Editor's Space

Back to the Future of the Pandemic

There is nothing older than yesterday’s newspapers — we know pretty much all that was said, and there is not much to discover there. But a newspaper from a century ago could be full of ‘breaking news’ for today’s readers. It allows us to access not just the events of yesteryear, but the way those events were perceived by the people living through them.

We now know, for example, that the First World War ended on November 11, 1918, but for a soldier in the trenches in August 1918 the future wasn’t known. That soldier in the middle of the carnage and the stench of death of his trench in didn’t have any idea when the nightmare would be over.

And probably that soldier was also worried about the Spanish influenza that was starting to make the rounds. We are not in the middle of a world war, but we have something in common with him. We don’t know how this pandemic will end — or when. And we don’t know to what extent we are going to be back to normal at any point or if our lives are already changed forever. Reading the press doesn’t help. One day you hear that a vaccine will be ready in 18 months or next August, and the following day they say we may never get a vaccine. What is really going to happen? We don’t know, of course. That’s the source of our anguish.

But we certainly could consider what happened the last time we had a pandemic. The Library of Congress has a section on its website called “Chronicling America.” It is a searchable database containing millions of historic newspaper page published between 1789 and 1963. During the last two months, I have gone back to the papers of the Spanish influenza pandemic period. The most surprising fact I have found is how quickly the plague faded from popular imagination. In a previous column, I mentioned how the Spanish flu hardly appears in the American literature of the 1920s. But a look at the newspaper database also reveals how fast it disappeared from the daily news.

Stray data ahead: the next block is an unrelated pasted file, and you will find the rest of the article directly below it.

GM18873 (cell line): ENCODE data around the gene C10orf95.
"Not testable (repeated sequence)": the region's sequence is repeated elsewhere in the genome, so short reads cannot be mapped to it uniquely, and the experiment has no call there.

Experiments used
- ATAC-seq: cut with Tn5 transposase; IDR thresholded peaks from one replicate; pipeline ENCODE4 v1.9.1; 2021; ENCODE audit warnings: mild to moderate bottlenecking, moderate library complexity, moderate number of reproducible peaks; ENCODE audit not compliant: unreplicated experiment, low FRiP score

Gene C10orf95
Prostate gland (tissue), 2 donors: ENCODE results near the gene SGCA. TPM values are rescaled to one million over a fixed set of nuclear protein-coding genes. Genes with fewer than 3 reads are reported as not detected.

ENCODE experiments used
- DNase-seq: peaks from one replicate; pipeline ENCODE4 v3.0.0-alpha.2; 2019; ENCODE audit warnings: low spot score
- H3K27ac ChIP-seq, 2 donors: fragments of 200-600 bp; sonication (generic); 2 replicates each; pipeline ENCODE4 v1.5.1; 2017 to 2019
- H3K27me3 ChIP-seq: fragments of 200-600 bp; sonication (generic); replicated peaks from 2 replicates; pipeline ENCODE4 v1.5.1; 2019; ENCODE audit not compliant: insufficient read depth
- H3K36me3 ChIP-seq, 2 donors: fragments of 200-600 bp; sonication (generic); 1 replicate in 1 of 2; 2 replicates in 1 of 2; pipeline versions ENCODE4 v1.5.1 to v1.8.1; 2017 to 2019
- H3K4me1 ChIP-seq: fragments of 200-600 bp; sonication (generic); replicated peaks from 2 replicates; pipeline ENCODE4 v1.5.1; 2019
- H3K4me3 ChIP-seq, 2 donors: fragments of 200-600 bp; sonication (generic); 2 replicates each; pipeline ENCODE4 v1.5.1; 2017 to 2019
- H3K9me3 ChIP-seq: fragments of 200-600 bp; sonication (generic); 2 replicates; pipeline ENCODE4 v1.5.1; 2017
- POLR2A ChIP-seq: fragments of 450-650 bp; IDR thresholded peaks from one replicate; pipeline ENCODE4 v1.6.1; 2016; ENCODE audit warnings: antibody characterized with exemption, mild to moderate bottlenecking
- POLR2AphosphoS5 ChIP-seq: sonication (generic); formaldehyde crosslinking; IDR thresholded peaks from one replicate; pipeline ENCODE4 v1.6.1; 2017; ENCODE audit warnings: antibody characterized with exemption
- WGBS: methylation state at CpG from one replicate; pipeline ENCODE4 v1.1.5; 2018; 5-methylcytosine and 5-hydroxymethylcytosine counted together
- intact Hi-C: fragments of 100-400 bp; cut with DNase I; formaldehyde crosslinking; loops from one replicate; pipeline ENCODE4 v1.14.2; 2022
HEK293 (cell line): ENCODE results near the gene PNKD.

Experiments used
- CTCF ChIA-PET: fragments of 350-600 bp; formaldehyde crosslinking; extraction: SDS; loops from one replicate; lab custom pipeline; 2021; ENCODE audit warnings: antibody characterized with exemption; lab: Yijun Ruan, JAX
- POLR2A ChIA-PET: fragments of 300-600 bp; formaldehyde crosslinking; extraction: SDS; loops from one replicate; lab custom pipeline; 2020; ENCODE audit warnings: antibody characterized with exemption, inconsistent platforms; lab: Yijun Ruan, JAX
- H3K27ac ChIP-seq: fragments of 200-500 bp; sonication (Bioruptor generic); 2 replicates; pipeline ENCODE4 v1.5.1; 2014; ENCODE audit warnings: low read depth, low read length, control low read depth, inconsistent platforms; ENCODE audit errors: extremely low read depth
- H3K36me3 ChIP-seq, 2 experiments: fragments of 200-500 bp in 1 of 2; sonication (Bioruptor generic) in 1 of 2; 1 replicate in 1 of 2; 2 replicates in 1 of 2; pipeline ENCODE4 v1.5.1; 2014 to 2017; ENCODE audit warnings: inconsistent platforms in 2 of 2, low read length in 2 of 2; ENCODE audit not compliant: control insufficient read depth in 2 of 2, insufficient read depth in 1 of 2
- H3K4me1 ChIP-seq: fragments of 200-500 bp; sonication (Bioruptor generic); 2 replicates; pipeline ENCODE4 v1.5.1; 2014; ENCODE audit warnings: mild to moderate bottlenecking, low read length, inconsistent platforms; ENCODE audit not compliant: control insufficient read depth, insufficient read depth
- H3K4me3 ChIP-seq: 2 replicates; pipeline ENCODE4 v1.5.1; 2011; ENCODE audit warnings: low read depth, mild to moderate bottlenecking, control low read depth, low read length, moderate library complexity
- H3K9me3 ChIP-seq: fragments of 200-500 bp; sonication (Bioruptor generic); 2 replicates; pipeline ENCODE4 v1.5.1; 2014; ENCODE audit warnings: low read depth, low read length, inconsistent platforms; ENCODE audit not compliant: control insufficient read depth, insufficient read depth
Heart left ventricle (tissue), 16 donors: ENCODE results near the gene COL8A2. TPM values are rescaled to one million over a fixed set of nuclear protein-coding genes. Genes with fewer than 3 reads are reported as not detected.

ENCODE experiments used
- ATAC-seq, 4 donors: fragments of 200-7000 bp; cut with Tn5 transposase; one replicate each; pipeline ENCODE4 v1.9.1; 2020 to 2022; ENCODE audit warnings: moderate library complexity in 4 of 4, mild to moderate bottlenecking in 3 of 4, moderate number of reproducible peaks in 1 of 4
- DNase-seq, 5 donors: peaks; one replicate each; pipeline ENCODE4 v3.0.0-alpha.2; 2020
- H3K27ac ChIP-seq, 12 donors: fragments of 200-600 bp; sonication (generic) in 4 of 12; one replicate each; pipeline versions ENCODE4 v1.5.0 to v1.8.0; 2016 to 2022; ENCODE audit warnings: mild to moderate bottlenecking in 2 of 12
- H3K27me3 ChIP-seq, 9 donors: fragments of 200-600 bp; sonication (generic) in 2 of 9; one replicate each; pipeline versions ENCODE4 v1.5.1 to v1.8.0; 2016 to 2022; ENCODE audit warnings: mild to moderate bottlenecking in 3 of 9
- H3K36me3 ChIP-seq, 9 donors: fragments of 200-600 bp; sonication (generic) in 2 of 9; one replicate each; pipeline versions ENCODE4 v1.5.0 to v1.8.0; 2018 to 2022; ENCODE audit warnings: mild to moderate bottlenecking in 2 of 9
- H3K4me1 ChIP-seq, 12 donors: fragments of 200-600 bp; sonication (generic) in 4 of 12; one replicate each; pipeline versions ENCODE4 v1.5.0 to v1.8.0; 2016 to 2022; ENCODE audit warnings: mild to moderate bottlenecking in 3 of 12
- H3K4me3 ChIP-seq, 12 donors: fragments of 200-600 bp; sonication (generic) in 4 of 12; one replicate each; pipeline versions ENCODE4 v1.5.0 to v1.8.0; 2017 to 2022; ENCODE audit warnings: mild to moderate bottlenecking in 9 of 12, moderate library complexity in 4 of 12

In the Chronicling America database, you can find 12,360 newspaper pages mentioning Spanish influenza in 1918. But in 1919 the flu appears in just 2,880 pages, and by 1923 it was hardly mentioned at all: just eight newspaper pages that year contain the phrase “Spanish influenza.”

The brutal death toll of the first months — millions of people worldwide, 50 million in a year or so — and the speed of the spreading — a third of the world population contracted the virus in a few months — produced a high level of immunity in a short period.

As I write this column, 3.5 million people have contracted the novel coronavirus worldwide and almost a quarter of a million have died as victims of COVID-19. Those are horrendous numbers, but they clearly pale in comparison with the numbers of the 1918 plague.

But the rather quickly demise of the Spanish flu pandemic from the news and popular imagination was probably a direct result of its horrendous levels of infection and mortality in 1918. The measures taken by governments worldwide this time around have crippled their economies and probably will lengthen the period we will have to live with the COVID-19 menace. But they were taken in order to save millions upon millions of lives.

In the coming weeks, we will see a constant debate about the reopening of our economy. Our local, state, and federal officials will have to make the most important decisions they would probably make in their whole lives. They will be confronted with the grim alternative of saving lives and prolonging an economic collapse the likes of which we have never seen.

When we start going back to our ‘normal’ lives, we will have a new, all-important responsibility. Each of us, by following the rules of the ‘new normal’ will be responsible for each other’s lives on a daily basis like never before.

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